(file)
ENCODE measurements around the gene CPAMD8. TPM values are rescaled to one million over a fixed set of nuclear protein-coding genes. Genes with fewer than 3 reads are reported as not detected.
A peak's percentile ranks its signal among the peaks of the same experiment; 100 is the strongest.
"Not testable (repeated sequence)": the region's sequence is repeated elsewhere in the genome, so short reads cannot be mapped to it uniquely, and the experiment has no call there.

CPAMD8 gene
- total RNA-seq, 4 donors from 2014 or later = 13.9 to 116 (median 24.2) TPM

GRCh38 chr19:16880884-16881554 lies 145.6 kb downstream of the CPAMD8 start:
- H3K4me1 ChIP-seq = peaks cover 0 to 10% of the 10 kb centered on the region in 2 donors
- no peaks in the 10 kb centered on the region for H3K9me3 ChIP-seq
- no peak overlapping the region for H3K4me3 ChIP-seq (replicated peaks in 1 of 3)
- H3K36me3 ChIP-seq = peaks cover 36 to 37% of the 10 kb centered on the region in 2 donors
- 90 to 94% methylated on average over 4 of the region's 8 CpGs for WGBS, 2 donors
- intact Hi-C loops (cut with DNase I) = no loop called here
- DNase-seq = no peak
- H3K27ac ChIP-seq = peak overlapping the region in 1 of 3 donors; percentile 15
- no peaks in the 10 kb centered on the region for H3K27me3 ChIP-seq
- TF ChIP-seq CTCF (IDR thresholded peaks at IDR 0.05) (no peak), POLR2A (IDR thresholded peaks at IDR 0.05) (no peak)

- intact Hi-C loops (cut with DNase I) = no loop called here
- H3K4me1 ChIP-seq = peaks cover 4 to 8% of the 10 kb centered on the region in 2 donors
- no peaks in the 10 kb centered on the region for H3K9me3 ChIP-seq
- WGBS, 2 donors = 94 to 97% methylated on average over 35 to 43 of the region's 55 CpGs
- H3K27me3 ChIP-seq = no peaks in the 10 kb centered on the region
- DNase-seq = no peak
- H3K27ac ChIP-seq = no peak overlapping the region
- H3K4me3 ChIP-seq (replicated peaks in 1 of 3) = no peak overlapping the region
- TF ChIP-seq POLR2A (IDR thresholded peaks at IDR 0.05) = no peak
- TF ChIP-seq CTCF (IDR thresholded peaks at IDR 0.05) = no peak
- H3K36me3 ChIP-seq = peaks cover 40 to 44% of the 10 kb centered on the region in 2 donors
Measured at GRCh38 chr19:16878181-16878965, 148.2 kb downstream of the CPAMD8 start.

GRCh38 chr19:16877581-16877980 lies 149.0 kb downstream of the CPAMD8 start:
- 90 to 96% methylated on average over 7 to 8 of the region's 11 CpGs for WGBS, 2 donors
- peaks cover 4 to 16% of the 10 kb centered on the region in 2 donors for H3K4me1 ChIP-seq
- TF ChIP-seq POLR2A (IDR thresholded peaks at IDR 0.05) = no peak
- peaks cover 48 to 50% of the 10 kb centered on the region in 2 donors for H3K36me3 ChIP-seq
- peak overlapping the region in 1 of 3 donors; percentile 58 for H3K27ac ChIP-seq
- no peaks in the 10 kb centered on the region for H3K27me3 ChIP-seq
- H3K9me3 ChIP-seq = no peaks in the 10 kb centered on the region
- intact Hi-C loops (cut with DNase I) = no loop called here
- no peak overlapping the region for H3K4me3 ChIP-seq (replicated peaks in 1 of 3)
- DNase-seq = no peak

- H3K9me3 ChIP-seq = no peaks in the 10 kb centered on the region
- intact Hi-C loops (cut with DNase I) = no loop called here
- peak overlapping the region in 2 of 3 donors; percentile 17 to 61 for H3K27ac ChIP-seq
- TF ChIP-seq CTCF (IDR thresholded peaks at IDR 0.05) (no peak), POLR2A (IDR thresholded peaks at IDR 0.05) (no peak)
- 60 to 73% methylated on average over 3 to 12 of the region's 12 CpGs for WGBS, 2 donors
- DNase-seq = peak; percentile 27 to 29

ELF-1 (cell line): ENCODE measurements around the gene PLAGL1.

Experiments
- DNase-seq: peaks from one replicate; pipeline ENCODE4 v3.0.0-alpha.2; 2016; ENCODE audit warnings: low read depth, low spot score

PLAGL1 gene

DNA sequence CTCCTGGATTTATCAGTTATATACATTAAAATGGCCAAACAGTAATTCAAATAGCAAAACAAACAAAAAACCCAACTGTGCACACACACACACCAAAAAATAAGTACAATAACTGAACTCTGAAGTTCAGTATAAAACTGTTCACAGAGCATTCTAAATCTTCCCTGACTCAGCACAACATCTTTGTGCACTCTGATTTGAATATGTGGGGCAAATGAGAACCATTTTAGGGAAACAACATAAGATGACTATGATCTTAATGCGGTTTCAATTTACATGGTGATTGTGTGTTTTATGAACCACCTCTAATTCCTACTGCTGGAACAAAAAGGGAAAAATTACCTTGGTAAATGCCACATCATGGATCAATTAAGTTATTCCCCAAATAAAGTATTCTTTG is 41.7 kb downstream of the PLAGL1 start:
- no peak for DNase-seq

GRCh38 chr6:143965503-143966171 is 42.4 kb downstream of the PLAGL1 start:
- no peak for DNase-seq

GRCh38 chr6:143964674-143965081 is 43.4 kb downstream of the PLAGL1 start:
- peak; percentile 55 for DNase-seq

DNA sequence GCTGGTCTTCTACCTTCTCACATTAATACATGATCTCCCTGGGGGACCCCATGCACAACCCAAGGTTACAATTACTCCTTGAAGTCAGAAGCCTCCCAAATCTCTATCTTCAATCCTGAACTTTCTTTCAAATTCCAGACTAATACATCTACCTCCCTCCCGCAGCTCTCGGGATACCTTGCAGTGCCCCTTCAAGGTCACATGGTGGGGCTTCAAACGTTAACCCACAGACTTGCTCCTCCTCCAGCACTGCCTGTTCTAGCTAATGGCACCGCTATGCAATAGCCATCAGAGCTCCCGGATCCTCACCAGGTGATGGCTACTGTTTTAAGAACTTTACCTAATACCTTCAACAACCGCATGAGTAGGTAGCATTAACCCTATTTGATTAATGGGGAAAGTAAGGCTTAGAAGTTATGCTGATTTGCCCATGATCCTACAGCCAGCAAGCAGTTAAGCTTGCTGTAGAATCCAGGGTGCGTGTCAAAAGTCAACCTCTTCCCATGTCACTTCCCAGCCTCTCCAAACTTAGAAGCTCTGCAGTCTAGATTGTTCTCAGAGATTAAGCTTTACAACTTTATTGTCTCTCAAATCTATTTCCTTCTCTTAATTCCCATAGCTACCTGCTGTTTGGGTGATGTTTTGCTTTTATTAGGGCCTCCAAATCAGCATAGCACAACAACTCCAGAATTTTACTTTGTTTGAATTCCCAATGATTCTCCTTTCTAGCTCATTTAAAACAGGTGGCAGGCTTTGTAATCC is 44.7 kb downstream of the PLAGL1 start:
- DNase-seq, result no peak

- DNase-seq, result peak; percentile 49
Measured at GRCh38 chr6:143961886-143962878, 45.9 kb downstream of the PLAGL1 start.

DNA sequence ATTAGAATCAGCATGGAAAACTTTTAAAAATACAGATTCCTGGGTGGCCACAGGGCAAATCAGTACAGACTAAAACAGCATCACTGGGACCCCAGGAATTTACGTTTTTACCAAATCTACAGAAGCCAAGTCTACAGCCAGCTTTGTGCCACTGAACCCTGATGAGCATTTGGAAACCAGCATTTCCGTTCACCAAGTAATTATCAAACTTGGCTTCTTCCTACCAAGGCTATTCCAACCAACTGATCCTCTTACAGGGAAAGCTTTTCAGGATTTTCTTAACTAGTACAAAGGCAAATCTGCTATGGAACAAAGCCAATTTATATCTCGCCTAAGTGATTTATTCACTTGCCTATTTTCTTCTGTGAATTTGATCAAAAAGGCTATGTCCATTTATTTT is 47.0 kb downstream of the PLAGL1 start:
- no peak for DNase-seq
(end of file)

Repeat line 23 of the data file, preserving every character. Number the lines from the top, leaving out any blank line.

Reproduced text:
- H3K27ac ChIP-seq = no peak overlapping the region